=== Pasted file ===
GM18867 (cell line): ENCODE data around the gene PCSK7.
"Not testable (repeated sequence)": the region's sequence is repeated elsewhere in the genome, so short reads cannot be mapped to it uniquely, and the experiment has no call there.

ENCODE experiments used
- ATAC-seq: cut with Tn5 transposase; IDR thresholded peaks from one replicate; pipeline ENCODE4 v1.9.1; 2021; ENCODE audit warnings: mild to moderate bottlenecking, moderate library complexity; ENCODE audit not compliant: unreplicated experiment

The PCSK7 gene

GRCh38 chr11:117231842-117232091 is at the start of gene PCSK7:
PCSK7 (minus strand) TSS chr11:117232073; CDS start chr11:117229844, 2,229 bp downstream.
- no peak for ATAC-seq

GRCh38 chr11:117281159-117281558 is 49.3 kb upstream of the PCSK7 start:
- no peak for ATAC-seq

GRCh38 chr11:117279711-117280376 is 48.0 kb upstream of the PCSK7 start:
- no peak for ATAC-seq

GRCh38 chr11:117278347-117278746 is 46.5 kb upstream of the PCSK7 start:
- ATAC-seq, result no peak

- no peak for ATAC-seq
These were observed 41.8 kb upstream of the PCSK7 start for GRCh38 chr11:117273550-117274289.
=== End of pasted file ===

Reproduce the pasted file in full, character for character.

GM18867 (cell line): ENCODE data around the gene PCSK7.
"Not testable (repeated sequence)": the region's sequence is repeated elsewhere in the genome, so short reads cannot be mapped to it uniquely, and the experiment has no call there.

ENCODE experiments used
- ATAC-seq: cut with Tn5 transposase; IDR thresholded peaks from one replicate; pipeline ENCODE4 v1.9.1; 2021; ENCODE audit warnings: mild to moderate bottlenecking, moderate library complexity; ENCODE audit not compliant: unreplicated experiment

The PCSK7 gene

GRCh38 chr11:117231842-117232091 is at the start of gene PCSK7:
PCSK7 (minus strand) TSS chr11:117232073; CDS start chr11:117229844, 2,229 bp downstream.
- no peak for ATAC-seq

GRCh38 chr11:117281159-117281558 is 49.3 kb upstream of the PCSK7 start:
- no peak for ATAC-seq

GRCh38 chr11:117279711-117280376 is 48.0 kb upstream of the PCSK7 start:
- no peak for ATAC-seq

GRCh38 chr11:117278347-117278746 is 46.5 kb upstream of the PCSK7 start:
- ATAC-seq, result no peak

- no peak for ATAC-seq
These were observed 41.8 kb upstream of the PCSK7 start for GRCh38 chr11:117273550-117274289.